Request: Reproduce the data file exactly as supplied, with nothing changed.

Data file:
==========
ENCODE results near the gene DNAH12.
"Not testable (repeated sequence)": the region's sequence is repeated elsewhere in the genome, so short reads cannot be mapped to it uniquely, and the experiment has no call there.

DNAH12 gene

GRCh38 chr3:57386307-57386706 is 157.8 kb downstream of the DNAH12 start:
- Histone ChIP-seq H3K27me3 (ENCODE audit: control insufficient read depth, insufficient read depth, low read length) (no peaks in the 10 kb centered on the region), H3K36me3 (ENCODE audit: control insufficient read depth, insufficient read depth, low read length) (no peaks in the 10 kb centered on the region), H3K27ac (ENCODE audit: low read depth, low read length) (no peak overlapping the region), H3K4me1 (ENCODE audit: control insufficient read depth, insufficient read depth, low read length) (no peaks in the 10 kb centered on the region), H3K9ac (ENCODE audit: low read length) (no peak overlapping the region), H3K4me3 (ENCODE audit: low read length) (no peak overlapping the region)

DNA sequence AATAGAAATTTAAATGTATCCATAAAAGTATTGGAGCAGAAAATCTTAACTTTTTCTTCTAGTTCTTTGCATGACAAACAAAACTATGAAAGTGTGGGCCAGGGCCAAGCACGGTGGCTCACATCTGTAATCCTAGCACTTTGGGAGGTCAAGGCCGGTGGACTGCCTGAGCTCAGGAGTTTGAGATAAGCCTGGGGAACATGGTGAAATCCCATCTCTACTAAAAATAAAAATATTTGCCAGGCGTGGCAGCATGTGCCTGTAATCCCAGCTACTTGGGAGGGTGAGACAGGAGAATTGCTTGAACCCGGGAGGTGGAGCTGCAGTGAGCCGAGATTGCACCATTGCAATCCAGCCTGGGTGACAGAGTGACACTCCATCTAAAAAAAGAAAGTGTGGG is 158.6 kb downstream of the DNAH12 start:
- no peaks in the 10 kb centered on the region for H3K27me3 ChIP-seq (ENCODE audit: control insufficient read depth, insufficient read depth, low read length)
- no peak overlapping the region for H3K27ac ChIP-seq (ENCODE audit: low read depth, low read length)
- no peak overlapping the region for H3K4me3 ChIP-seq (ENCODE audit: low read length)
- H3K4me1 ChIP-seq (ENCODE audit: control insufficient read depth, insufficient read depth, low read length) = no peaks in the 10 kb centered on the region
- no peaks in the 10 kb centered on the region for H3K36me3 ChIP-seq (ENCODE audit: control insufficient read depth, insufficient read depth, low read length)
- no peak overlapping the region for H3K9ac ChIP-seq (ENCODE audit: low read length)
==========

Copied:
ENCODE results near the gene DNAH12.
"Not testable (repeated sequence)": the region's sequence is repeated elsewhere in the genome, so short reads cannot be mapped to it uniquely, and the experiment has no call there.

DNAH12 gene

GRCh38 chr3:57386307-57386706 is 157.8 kb downstream of the DNAH12 start:
- Histone ChIP-seq H3K27me3 (ENCODE audit: control insufficient read depth, insufficient read depth, low read length) (no peaks in the 10 kb centered on the region), H3K36me3 (ENCODE audit: control insufficient read depth, insufficient read depth, low read length) (no peaks in the 10 kb centered on the region), H3K27ac (ENCODE audit: low read depth, low read length) (no peak overlapping the region), H3K4me1 (ENCODE audit: control insufficient read depth, insufficient read depth, low read length) (no peaks in the 10 kb centered on the region), H3K9ac (ENCODE audit: low read length) (no peak overlapping the region), H3K4me3 (ENCODE audit: low read length) (no peak overlapping the region)

DNA sequence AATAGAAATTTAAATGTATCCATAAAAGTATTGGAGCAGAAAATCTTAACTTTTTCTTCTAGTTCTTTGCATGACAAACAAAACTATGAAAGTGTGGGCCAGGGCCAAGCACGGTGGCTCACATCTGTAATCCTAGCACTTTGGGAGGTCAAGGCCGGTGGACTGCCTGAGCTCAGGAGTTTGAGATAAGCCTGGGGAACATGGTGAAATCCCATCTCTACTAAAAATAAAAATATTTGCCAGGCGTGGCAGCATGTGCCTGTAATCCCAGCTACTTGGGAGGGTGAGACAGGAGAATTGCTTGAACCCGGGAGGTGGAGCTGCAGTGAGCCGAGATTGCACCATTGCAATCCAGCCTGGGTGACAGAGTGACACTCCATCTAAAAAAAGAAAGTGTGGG is 158.6 kb downstream of the DNAH12 start:
- no peaks in the 10 kb centered on the region for H3K27me3 ChIP-seq (ENCODE audit: control insufficient read depth, insufficient read depth, low read length)
- no peak overlapping the region for H3K27ac ChIP-seq (ENCODE audit: low read depth, low read length)
- no peak overlapping the region for H3K4me3 ChIP-seq (ENCODE audit: low read length)
- H3K4me1 ChIP-seq (ENCODE audit: control insufficient read depth, insufficient read depth, low read length) = no peaks in the 10 kb centered on the region
- no peaks in the 10 kb centered on the region for H3K36me3 ChIP-seq (ENCODE audit: control insufficient read depth, insufficient read depth, low read length)
- no peak overlapping the region for H3K9ac ChIP-seq (ENCODE audit: low read length)